She writes in her report, "The option to provide masculinizing/feminizing hormones from age 16 is available, but the review would recommend extreme caution." She does not issue a blanket, one-size-fits-all recommendation, but her core conclusion is this: "For most young people, a medical pathway will not be the best way to manage their gender-related distress." She realizes that this conclusion will not please many of the young people she has come to know, but this is where the evidence has taken her.

You can agree or disagree with this or that part of the report, and maybe the evidence will look different in 10 years, but I ask you to examine the integrity with which Cass did her work in such a treacherous environment.

In 1877 a British philosopher and mathematician named William Kingdon Clifford published an essay called "The Ethics of Belief." In it he argued that if a shipowner ignored evidence that his craft had problems and sent the ship to sea having convinced himself it was safe, then of course we would blame him if the ship went down and all aboard were lost. To have a belief is to bear responsibility, and one thus has a moral responsibility to dig arduously into the evidence, avoid ideological thinking and take into account self-serving biases.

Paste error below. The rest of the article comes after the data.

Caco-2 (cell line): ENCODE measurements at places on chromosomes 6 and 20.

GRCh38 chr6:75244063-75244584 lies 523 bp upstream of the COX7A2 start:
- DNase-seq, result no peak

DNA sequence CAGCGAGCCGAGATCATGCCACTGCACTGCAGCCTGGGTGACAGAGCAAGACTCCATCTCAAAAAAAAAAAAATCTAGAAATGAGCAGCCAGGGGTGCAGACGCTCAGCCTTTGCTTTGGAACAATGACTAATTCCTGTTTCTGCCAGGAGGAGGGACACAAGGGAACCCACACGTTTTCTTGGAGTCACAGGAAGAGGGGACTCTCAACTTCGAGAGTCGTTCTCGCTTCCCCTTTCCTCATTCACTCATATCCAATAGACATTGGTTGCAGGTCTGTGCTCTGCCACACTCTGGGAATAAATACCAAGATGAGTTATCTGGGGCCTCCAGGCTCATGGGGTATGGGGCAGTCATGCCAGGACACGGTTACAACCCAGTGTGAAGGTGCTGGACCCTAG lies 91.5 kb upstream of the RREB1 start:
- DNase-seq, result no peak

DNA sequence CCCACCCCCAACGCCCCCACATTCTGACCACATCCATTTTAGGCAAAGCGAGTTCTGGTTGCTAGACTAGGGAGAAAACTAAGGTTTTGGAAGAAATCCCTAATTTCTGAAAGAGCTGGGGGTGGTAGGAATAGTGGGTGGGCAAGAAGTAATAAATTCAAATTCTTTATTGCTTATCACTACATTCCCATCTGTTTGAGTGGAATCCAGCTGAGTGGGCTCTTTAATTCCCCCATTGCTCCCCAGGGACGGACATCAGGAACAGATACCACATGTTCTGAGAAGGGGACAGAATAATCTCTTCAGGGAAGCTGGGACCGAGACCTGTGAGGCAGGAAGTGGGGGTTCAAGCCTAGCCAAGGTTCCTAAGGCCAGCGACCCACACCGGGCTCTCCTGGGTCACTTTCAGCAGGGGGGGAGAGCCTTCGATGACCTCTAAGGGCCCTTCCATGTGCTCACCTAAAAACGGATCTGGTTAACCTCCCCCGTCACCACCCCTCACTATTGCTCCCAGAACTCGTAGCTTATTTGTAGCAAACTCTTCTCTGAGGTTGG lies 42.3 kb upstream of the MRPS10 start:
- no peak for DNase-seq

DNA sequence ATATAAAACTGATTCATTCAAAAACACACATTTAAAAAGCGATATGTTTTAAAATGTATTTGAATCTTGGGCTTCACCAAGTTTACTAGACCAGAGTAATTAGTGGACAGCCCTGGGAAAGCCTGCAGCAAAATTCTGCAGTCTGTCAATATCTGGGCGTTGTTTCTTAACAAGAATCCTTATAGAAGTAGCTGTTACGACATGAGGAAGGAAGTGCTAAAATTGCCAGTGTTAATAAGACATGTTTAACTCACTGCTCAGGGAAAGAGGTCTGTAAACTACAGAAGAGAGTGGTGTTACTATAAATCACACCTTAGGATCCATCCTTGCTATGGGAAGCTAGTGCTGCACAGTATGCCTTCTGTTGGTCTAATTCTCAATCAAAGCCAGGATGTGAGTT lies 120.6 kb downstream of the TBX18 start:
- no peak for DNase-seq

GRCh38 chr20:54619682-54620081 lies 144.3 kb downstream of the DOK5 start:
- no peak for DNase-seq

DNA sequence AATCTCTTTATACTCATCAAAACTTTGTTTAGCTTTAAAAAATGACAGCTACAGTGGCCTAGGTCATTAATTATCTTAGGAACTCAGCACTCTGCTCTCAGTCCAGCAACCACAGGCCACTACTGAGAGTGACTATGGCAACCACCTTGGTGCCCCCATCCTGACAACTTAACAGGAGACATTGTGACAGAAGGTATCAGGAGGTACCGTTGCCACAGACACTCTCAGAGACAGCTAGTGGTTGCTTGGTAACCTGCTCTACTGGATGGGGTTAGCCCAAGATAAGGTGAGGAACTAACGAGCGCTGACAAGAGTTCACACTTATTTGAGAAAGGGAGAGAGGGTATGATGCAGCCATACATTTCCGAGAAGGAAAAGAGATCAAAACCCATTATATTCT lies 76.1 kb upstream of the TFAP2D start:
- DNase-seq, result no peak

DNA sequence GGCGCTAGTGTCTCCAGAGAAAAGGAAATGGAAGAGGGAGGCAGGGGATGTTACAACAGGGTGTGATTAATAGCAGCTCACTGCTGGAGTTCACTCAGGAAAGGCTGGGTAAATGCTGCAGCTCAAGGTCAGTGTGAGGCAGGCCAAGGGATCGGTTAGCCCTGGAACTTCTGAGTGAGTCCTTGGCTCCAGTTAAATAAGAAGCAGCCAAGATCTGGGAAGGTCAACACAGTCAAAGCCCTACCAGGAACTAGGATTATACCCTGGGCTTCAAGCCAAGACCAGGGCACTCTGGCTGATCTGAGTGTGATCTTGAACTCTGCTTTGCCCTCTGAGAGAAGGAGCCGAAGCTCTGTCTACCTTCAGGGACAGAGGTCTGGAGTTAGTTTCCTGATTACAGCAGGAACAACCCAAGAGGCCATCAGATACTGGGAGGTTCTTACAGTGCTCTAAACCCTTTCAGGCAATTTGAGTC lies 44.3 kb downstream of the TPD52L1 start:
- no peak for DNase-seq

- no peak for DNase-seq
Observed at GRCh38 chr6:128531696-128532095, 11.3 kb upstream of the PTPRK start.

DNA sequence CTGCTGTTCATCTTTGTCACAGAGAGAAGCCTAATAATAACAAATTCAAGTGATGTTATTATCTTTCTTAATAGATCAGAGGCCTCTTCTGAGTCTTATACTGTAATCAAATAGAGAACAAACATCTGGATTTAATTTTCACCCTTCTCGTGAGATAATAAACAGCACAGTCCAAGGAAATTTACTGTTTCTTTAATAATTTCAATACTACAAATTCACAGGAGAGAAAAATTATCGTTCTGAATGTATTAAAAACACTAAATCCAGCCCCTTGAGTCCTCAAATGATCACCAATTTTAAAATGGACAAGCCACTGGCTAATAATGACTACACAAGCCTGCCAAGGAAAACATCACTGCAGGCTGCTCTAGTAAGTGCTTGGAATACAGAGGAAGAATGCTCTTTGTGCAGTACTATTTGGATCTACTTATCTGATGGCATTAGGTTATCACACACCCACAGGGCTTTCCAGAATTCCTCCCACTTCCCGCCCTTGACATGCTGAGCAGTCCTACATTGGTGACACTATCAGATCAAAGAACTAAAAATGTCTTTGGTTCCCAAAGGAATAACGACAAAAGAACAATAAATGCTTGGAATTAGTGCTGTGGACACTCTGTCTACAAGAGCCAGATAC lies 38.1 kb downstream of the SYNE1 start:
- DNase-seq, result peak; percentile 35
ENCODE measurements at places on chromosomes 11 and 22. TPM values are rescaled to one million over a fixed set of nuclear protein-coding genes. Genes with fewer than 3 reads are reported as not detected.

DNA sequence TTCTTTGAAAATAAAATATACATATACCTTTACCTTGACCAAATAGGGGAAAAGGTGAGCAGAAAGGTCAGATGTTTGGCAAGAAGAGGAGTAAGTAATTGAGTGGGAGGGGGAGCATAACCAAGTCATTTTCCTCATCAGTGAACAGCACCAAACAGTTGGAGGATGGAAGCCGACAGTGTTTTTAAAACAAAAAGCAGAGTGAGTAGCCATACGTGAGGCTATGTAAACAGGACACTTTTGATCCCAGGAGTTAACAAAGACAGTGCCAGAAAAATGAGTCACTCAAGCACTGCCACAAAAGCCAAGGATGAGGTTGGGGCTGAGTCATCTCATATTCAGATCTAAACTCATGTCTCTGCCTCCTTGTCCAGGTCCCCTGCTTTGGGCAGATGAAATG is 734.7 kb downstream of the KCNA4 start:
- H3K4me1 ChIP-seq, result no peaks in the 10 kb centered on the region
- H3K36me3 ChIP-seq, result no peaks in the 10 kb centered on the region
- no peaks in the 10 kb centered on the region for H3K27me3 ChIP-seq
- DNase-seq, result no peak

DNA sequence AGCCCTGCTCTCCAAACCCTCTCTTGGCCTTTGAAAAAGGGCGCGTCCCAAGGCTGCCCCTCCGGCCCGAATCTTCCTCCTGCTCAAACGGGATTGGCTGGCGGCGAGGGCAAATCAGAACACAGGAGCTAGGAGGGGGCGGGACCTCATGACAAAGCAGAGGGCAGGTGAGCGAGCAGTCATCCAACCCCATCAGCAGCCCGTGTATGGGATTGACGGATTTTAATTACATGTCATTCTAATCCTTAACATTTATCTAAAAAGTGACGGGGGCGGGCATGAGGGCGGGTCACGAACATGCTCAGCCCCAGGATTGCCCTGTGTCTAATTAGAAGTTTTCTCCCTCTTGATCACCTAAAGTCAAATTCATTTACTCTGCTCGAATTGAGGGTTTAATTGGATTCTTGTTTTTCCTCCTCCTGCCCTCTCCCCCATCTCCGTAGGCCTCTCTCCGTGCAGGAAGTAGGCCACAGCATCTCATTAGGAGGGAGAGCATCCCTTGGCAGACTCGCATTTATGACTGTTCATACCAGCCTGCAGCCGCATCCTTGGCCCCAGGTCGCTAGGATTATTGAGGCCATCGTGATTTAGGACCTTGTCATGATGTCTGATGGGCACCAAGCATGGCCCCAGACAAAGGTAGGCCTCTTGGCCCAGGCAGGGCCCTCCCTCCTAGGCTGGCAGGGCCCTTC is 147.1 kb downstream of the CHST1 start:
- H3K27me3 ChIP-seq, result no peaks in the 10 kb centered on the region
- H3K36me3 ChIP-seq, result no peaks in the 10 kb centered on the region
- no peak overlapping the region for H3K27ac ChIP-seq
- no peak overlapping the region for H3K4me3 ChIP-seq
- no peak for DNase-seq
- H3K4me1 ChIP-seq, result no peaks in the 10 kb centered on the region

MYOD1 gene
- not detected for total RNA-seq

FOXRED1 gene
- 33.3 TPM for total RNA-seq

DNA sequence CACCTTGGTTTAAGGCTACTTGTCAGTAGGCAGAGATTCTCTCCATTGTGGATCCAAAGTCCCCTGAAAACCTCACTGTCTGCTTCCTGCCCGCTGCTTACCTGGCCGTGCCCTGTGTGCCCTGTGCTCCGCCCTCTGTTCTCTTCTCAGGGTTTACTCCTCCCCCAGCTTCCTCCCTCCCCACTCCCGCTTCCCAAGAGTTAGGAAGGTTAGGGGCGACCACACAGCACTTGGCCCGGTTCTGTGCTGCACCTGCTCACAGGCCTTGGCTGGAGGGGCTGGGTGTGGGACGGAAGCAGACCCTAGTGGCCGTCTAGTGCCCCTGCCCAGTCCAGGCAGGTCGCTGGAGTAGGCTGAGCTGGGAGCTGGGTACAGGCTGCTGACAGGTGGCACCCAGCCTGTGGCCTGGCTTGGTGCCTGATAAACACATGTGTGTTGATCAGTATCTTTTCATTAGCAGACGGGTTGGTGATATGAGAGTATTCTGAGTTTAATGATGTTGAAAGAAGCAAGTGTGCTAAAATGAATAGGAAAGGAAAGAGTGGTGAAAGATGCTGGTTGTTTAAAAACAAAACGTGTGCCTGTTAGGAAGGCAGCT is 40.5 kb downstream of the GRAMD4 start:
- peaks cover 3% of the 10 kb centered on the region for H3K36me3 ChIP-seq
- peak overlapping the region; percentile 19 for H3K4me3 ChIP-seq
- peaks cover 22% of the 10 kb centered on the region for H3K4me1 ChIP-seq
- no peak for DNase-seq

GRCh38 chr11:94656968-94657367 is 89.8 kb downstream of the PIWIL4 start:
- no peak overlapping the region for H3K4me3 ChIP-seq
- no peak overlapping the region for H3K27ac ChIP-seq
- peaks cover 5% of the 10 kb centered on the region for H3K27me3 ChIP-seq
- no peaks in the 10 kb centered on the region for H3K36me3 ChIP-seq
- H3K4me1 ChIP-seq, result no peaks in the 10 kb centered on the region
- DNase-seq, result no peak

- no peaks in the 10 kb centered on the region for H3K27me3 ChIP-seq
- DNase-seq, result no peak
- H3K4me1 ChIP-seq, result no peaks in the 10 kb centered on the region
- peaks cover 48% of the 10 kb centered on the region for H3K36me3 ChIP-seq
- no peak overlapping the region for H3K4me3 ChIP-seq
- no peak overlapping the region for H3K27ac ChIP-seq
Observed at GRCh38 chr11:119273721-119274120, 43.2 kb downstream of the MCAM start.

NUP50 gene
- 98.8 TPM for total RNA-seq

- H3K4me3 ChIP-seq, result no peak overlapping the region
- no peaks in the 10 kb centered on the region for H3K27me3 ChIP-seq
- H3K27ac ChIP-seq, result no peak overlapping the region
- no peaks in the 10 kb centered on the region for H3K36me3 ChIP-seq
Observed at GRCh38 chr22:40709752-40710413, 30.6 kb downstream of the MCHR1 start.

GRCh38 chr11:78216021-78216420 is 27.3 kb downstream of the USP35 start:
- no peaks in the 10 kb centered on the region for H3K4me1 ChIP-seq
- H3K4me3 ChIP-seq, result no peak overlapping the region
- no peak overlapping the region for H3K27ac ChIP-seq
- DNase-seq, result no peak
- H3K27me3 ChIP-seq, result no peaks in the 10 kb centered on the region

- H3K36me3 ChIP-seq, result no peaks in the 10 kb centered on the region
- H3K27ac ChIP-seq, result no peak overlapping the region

"It is wrong always, everywhere, and for anyone, to believe anything upon insufficient evidence," Clifford wrote. A belief, he continued, is a public possession. If too many people believe things without evidence, "the danger to society is not merely that it should believe wrong things, though that is great enough; but that it should become credulous, and lose the habit of testing things and inquiring into them; for then it must sink back into savagery."

Since the Trump years, this habit of not consulting the evidence has become the underlying crisis in so many realms. People segregate into intellectually cohesive teams, which are always dumber than intellectually diverse teams. Issues are settled by intimidation, not evidence. Our natural human tendency is to be too confident in our knowledge, too quick to ignore contrary evidence. But these days it has become acceptable to luxuriate in those epistemic shortcomings, not to struggle against them. See, for example, the modern Republican Party.

Recently it's been encouraging to see cases in which the evidence has won out. Many universities have acknowledged that the SAT is a better predictor of college success than high school grades and have reinstated it. Some corporations have come to understand that while diversity, equity and inclusion are essential goals, the current programs often empirically fail to serve those goals and need to be reformed. I'm hoping that Hilary Cass is modeling a kind of behavior that will be replicated across academia, in the other professions and across the body politic more generally and thus save us from spiraling into an epistemological doom loop.

David Brooks, a New York Times Opinion columnist since 2003, writes about politics, culture and the social sciences.